, THE HERALD
PUBLISHED IEVRY THURSDAY
Established May 17. 1853.
wateed at the Postoffice at New Orleans as Second-Class Mail Matter.
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DR. C. V. KRAPT..... ..................... ..................Editor and Proprietor
Address all communications to DR. C. V. KRAFT. No. 500 Verret Street, New Or
Gans, La. Phone, Allgiers I8.
ubseribers falling to get THE HERALD regularly, will please notify the business
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THE HERALD may be found at the following pieces:
THE HERALD (Algers Office). 500 Verret Street.
WALLACE NEWS STAND. Corner Canal and Roral Streets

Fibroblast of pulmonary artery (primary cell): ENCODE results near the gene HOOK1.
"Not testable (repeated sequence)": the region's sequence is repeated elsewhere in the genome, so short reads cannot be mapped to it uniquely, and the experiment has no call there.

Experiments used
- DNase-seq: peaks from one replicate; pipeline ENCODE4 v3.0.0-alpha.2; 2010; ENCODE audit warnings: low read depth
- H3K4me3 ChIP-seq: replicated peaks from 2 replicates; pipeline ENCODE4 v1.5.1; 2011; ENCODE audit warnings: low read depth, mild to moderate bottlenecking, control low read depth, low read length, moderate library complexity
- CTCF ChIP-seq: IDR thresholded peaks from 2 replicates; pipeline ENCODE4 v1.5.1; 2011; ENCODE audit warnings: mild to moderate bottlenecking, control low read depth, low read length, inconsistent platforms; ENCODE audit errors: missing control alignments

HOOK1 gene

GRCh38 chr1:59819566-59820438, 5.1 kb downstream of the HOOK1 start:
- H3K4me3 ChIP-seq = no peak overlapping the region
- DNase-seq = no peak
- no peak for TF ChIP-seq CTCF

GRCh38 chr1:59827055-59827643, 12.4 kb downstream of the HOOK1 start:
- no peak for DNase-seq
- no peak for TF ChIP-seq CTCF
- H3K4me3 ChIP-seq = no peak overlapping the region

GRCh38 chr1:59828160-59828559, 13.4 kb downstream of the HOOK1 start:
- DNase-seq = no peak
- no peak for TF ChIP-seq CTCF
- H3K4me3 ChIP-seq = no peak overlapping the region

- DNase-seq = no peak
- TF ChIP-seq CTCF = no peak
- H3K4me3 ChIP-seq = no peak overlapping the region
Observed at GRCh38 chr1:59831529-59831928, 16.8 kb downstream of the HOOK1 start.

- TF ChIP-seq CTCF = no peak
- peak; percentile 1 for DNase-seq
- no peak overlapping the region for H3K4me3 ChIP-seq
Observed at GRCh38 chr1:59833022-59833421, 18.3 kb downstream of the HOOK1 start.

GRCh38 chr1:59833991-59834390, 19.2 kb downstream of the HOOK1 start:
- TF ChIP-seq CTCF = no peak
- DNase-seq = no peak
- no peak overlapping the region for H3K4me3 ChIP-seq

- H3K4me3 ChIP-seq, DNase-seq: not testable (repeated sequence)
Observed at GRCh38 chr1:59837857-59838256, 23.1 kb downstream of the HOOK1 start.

VOL. XXX SEPTEMBER 21, 1922 No. 20
THE SCHOOL HOUSE LEADS US
Democracy has defects. Our government is not without fault. But
with all our faults we have a better government than anything any other 0
country in any other clime or time has event produced. In time of distress
every people the wide world over hold out their hands to us for help.
We are a people of big ideas, and. compared to the rest of the world, ii
small faults. Europe is a continent encumbered with monumental faults Is
and little ideas.
That is shown quite as much in her mechanical and inventive ingenuity
as in her parliamentary practices. sc
The Swiss will make a very intricate and delicate watch which will
do many things-ring bells, tell the time of tide, the season of the moon,
and still, as the Yankee would say, have a saucerful of wheels left over. la
We make a pocket piece that keeps time. That's the main idea. ThatP
is what a watch is for. tr